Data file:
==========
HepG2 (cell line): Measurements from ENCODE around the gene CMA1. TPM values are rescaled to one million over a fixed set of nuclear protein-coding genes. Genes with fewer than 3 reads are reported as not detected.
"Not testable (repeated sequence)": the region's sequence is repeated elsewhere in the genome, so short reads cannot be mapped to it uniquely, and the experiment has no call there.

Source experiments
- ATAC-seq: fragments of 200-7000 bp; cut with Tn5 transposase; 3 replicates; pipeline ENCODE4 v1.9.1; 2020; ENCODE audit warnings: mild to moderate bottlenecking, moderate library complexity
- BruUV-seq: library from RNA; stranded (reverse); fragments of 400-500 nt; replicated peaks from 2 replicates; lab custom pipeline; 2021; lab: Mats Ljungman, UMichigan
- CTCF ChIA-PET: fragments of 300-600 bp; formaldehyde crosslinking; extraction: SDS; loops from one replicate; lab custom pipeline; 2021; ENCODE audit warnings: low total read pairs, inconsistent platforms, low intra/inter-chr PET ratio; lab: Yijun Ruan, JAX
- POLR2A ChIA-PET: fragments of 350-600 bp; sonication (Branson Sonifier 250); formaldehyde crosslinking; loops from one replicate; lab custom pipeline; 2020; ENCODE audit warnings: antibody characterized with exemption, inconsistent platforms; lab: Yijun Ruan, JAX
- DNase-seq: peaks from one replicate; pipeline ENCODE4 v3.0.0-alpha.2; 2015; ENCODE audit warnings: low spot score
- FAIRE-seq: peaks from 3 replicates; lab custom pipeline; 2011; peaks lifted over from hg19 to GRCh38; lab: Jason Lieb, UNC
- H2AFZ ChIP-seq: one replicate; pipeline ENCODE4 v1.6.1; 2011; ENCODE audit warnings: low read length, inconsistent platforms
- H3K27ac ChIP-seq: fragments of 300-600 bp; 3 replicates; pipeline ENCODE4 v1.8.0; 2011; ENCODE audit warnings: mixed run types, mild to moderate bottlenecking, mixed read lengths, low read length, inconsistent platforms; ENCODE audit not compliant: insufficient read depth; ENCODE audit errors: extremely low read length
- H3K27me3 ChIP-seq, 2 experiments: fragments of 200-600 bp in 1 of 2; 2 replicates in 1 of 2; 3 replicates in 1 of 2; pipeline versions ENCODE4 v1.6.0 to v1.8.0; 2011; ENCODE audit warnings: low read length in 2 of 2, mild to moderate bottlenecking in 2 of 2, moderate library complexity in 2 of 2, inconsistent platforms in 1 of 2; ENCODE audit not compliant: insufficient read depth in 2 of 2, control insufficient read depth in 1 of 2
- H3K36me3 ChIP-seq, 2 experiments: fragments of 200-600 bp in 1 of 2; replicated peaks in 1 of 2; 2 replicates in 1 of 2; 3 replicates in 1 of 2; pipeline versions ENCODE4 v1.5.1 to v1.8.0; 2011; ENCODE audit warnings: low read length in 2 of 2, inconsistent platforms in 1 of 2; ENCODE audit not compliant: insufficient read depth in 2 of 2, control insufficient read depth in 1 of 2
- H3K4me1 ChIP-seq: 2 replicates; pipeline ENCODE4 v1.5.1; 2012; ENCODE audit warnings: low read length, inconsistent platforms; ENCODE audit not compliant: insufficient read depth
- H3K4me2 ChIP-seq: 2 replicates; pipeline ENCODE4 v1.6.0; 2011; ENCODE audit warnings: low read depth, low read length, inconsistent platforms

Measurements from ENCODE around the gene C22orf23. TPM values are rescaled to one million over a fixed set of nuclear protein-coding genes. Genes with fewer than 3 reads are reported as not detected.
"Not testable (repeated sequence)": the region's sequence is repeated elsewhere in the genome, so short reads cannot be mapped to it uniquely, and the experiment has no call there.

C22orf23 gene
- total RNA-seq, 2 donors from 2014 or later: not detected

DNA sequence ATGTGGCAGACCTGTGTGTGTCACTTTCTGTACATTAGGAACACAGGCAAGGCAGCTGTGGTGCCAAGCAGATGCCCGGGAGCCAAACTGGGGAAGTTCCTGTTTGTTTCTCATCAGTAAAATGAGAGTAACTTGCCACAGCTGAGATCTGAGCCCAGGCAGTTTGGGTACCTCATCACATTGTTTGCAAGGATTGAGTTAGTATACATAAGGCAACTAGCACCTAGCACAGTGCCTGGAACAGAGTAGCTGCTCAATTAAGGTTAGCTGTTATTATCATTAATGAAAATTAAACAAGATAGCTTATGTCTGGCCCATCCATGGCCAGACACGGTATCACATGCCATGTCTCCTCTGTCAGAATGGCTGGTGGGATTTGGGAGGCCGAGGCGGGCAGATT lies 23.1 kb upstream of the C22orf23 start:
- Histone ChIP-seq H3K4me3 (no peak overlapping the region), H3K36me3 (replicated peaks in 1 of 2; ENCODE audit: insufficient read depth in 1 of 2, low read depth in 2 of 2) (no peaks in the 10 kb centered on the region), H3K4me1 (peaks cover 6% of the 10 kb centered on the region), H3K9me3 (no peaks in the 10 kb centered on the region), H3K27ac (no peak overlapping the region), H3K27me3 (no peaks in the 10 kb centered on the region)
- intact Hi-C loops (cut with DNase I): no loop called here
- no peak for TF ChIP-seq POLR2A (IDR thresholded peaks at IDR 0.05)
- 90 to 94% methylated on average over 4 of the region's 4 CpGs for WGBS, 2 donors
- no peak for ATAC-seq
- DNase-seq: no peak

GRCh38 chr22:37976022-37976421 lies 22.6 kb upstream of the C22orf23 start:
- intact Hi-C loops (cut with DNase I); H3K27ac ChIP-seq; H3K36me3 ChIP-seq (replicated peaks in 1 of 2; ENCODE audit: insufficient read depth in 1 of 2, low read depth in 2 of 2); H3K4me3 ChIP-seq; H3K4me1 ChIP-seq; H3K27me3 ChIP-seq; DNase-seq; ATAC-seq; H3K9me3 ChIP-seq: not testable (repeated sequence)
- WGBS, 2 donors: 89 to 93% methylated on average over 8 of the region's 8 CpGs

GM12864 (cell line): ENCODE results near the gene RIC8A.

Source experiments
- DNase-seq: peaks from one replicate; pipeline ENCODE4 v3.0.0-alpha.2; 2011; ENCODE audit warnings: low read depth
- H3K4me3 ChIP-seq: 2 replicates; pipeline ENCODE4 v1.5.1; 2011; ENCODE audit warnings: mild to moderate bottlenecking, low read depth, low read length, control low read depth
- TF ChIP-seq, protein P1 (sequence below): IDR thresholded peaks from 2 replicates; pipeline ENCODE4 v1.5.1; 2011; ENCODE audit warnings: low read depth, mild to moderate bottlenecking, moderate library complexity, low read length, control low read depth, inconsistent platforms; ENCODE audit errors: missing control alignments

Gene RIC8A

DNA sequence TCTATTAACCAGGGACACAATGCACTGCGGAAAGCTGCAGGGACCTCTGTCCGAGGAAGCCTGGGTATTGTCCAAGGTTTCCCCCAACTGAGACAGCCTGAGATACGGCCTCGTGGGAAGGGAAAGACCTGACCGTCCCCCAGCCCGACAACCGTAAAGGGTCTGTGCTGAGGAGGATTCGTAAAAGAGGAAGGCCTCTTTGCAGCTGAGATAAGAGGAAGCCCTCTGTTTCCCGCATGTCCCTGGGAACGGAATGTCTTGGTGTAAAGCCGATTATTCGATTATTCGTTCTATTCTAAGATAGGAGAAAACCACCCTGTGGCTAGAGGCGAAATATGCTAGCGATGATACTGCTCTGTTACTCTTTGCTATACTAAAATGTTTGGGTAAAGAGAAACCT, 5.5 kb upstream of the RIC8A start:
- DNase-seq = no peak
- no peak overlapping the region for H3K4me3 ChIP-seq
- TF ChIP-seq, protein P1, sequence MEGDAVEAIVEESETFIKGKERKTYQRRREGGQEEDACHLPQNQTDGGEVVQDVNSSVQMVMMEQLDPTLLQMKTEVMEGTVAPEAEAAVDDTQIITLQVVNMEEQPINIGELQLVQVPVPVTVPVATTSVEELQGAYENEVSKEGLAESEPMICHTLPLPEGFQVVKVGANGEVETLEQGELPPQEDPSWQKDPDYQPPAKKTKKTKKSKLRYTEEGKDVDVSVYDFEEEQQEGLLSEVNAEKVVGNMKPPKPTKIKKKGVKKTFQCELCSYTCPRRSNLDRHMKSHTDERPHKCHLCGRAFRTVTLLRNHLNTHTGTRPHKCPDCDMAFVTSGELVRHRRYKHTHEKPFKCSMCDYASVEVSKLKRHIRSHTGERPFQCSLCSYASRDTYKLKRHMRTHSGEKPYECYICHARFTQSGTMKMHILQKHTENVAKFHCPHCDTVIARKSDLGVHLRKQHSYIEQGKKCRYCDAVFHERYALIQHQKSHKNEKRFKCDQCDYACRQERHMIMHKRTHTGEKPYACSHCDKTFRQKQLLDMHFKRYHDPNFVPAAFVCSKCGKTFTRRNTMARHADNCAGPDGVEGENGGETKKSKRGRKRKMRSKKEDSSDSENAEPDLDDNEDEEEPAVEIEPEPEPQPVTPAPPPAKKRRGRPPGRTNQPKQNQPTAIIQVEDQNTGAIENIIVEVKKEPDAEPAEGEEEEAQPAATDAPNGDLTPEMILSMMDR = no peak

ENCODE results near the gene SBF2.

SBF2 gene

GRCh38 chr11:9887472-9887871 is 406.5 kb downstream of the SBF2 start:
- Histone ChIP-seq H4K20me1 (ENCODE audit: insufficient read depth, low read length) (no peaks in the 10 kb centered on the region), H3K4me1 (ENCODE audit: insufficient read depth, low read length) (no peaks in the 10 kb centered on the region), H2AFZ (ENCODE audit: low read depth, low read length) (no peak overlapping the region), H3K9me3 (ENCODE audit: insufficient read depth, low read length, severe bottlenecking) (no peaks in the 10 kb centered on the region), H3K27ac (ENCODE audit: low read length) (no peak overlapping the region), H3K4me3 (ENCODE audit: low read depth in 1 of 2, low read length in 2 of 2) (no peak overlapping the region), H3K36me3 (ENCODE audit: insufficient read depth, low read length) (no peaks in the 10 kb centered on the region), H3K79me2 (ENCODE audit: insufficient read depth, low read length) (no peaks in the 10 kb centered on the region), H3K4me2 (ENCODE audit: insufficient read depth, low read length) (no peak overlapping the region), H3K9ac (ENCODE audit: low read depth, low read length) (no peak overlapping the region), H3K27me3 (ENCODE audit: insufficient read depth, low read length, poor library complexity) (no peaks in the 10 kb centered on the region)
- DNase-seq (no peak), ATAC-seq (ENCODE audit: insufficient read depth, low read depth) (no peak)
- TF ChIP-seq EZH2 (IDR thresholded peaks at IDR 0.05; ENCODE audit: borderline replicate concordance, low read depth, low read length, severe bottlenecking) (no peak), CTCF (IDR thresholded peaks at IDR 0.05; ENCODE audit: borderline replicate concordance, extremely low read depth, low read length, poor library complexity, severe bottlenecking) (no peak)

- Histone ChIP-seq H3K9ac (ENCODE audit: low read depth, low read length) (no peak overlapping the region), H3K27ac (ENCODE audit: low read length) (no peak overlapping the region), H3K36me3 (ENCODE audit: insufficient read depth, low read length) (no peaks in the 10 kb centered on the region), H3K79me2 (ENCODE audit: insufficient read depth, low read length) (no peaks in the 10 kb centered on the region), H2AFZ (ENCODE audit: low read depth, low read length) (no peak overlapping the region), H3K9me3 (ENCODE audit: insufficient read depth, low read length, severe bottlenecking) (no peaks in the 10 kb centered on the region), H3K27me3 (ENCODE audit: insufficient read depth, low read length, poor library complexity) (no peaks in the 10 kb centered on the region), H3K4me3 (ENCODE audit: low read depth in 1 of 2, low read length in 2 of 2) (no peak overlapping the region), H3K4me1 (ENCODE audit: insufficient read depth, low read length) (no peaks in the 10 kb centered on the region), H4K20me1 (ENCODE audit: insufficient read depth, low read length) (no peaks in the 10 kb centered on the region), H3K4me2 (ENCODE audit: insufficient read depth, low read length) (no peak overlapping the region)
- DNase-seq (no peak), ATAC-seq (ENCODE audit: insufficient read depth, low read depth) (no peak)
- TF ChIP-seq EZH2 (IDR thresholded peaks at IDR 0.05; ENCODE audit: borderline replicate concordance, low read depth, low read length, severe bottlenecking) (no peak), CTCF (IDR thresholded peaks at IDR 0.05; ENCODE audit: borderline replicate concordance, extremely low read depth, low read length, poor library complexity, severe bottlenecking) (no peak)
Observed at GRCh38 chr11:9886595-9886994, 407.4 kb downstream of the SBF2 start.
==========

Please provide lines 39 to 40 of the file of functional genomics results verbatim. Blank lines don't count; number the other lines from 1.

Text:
- TF ChIP-seq, protein P1, sequence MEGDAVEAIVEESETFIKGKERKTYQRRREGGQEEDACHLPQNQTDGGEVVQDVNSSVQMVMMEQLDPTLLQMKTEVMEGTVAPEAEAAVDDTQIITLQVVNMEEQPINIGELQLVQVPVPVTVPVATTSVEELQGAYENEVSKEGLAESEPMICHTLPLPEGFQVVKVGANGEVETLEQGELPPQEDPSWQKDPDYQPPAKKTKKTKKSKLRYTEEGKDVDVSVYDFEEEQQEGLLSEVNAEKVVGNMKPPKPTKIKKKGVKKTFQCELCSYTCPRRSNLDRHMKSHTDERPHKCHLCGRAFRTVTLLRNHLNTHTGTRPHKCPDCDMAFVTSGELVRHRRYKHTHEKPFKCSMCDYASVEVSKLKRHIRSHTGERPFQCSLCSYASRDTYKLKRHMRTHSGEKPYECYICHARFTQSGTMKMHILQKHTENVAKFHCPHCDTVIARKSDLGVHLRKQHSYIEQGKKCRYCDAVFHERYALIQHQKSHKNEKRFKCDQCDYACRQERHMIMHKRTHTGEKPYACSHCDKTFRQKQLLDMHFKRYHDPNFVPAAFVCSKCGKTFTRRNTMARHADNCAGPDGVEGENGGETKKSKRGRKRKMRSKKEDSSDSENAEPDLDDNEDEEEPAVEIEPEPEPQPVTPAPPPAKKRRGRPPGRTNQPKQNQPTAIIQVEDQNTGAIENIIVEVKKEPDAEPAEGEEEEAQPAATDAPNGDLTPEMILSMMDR = no peak

ENCODE results near the gene SBF2.